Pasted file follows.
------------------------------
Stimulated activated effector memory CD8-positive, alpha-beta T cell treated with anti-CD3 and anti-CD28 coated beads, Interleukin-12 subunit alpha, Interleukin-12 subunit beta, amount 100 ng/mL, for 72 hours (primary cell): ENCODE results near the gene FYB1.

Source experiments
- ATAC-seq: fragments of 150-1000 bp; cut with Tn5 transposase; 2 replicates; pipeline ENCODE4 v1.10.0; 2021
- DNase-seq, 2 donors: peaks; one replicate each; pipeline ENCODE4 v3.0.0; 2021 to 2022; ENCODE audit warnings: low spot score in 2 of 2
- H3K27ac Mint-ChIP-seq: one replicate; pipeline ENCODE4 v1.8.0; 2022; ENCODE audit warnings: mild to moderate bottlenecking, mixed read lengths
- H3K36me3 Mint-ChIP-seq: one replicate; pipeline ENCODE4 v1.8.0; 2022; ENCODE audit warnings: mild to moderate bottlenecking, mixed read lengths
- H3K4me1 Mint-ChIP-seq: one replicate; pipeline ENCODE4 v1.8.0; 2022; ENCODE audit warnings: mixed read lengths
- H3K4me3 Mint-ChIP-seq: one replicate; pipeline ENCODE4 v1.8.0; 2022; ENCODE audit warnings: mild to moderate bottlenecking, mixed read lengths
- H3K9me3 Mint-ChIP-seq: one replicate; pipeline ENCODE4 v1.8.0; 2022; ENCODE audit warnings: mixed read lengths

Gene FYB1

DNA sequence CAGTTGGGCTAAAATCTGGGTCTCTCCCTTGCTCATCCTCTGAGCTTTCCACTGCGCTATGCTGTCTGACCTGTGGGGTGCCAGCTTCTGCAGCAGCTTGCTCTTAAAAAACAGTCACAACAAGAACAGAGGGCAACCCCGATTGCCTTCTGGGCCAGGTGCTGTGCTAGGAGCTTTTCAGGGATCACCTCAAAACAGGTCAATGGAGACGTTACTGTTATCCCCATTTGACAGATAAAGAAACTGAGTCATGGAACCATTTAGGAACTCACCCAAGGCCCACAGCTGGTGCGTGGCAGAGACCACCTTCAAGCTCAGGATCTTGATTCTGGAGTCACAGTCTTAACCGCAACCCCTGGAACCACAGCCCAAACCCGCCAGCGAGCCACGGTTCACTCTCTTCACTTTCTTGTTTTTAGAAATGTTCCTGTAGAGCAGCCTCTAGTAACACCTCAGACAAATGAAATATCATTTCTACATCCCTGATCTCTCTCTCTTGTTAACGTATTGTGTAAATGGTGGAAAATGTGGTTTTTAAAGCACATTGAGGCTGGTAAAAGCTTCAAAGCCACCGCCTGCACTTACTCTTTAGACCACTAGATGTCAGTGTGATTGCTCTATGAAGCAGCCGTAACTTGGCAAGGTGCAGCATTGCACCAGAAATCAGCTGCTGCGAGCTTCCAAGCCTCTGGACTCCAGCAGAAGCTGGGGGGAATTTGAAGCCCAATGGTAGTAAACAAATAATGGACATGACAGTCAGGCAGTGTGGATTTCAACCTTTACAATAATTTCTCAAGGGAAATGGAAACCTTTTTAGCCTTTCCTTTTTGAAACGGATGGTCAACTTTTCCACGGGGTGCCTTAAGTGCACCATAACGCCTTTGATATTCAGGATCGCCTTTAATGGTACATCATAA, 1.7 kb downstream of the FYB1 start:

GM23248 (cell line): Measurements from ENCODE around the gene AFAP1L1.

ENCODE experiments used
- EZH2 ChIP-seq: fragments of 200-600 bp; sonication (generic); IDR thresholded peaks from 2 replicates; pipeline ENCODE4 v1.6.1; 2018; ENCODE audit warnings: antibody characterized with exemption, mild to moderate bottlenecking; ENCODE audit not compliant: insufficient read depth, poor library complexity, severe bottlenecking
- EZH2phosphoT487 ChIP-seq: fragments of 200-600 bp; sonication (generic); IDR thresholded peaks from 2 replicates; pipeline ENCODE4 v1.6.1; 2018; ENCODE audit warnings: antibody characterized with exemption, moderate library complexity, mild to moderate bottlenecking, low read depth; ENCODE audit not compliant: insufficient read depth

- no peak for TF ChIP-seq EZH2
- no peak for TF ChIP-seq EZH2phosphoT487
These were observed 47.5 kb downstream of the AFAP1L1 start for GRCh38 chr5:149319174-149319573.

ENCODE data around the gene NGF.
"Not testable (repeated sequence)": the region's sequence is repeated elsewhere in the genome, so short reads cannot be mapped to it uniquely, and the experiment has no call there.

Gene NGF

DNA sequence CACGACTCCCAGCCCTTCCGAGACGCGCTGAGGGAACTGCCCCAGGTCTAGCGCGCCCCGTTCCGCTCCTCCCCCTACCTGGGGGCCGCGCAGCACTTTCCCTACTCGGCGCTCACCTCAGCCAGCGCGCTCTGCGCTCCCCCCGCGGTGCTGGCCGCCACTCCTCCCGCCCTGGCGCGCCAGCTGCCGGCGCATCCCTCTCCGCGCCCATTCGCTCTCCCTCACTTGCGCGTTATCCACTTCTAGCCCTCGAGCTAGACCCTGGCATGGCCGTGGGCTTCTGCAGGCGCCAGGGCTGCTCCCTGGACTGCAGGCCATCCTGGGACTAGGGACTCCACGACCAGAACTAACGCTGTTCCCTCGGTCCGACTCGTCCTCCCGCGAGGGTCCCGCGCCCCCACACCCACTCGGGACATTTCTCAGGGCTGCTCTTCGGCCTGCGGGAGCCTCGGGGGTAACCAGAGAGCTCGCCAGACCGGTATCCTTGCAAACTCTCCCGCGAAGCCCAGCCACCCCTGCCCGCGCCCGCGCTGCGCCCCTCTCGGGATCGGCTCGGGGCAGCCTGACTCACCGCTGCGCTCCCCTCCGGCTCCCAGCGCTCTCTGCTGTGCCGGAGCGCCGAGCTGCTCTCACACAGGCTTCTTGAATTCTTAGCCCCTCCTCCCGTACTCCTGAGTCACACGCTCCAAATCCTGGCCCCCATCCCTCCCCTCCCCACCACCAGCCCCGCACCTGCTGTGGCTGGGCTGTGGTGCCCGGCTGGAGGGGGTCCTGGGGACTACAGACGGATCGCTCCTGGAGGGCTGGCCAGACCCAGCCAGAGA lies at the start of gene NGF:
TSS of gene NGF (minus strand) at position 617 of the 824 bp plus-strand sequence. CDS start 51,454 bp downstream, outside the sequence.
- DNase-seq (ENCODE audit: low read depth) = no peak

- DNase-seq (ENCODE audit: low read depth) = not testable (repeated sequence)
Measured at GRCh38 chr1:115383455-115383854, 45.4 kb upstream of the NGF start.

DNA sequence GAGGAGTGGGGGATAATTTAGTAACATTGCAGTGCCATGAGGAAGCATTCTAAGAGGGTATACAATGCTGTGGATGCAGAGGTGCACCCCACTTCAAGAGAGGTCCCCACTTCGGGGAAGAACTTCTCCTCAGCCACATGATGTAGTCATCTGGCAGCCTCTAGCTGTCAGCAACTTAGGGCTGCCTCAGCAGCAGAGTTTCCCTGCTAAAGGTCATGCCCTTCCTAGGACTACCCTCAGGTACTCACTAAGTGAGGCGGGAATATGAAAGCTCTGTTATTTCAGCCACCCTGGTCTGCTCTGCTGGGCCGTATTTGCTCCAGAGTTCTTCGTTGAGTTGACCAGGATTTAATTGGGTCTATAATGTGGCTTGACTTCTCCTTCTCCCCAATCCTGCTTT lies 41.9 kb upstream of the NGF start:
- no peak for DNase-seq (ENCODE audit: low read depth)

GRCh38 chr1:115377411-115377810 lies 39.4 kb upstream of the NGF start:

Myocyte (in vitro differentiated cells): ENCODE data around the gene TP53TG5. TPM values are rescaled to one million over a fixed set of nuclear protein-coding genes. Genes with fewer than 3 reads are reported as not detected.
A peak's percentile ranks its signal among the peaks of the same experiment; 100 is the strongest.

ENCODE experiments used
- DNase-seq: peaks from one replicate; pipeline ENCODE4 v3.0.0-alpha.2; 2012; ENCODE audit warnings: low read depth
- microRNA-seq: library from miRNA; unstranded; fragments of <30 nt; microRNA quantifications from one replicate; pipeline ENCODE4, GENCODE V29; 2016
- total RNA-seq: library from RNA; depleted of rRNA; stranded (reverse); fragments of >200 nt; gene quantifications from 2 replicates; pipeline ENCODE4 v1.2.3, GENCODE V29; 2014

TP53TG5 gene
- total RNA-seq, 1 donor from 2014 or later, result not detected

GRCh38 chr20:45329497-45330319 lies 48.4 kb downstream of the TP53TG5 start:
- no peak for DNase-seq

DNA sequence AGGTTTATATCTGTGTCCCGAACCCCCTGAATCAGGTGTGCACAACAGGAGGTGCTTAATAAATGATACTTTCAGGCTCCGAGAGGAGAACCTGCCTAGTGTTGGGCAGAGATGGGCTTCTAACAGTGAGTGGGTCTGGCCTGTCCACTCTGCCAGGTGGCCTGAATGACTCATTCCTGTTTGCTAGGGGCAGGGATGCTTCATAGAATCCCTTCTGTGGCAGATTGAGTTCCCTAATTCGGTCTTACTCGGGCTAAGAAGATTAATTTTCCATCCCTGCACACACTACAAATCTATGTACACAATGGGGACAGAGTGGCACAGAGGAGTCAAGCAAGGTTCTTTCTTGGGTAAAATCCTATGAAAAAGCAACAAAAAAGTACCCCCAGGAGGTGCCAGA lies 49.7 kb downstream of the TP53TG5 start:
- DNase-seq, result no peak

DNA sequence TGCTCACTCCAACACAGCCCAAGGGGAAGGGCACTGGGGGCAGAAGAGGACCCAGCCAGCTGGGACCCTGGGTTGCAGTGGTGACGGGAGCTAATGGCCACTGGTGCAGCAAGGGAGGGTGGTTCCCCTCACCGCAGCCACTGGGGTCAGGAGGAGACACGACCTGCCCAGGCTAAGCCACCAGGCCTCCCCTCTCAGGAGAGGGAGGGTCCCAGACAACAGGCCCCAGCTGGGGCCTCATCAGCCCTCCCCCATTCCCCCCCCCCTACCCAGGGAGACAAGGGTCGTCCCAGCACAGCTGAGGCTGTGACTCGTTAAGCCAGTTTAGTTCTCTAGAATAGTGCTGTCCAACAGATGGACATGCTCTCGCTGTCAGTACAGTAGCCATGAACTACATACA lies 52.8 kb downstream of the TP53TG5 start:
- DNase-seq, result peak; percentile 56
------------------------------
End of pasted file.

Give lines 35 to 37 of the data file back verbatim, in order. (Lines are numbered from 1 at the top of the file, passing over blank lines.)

- total RNA-seq: library from RNA; depleted of rRNA; stranded (reverse); fragments of >200 nt; gene quantifications from 2 replicates; pipeline ENCODE4 v1.2.3, GENCODE V29; 2014

TP53TG5 gene
- total RNA-seq, 1 donor from 2014 or later, result not detected